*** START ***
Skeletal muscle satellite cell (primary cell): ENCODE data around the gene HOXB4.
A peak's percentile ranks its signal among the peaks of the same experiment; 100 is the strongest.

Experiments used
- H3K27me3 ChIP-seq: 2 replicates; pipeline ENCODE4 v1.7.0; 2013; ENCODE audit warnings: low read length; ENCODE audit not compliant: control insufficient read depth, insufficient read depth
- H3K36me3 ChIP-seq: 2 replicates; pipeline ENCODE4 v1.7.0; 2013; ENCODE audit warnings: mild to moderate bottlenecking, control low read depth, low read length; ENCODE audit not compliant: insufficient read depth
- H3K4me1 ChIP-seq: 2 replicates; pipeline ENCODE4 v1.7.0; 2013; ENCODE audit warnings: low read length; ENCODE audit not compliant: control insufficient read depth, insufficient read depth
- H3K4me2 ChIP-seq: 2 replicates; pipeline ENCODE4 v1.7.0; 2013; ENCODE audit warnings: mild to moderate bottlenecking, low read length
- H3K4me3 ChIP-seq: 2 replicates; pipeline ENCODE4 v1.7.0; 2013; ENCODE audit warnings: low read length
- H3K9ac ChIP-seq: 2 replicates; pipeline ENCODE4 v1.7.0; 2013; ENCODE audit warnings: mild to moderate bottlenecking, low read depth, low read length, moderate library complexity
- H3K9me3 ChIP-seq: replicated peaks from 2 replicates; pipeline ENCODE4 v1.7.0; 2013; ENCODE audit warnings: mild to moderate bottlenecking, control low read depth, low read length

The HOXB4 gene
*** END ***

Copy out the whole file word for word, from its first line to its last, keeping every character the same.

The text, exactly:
Skeletal muscle satellite cell (primary cell): ENCODE data around the gene HOXB4.
A peak's percentile ranks its signal among the peaks of the same experiment; 100 is the strongest.

Experiments used
- H3K27me3 ChIP-seq: 2 replicates; pipeline ENCODE4 v1.7.0; 2013; ENCODE audit warnings: low read length; ENCODE audit not compliant: control insufficient read depth, insufficient read depth
- H3K36me3 ChIP-seq: 2 replicates; pipeline ENCODE4 v1.7.0; 2013; ENCODE audit warnings: mild to moderate bottlenecking, control low read depth, low read length; ENCODE audit not compliant: insufficient read depth
- H3K4me1 ChIP-seq: 2 replicates; pipeline ENCODE4 v1.7.0; 2013; ENCODE audit warnings: low read length; ENCODE audit not compliant: control insufficient read depth, insufficient read depth
- H3K4me2 ChIP-seq: 2 replicates; pipeline ENCODE4 v1.7.0; 2013; ENCODE audit warnings: mild to moderate bottlenecking, low read length
- H3K4me3 ChIP-seq: 2 replicates; pipeline ENCODE4 v1.7.0; 2013; ENCODE audit warnings: low read length
- H3K9ac ChIP-seq: 2 replicates; pipeline ENCODE4 v1.7.0; 2013; ENCODE audit warnings: mild to moderate bottlenecking, low read depth, low read length, moderate library complexity
- H3K9me3 ChIP-seq: replicated peaks from 2 replicates; pipeline ENCODE4 v1.7.0; 2013; ENCODE audit warnings: mild to moderate bottlenecking, control low read depth, low read length

The HOXB4 gene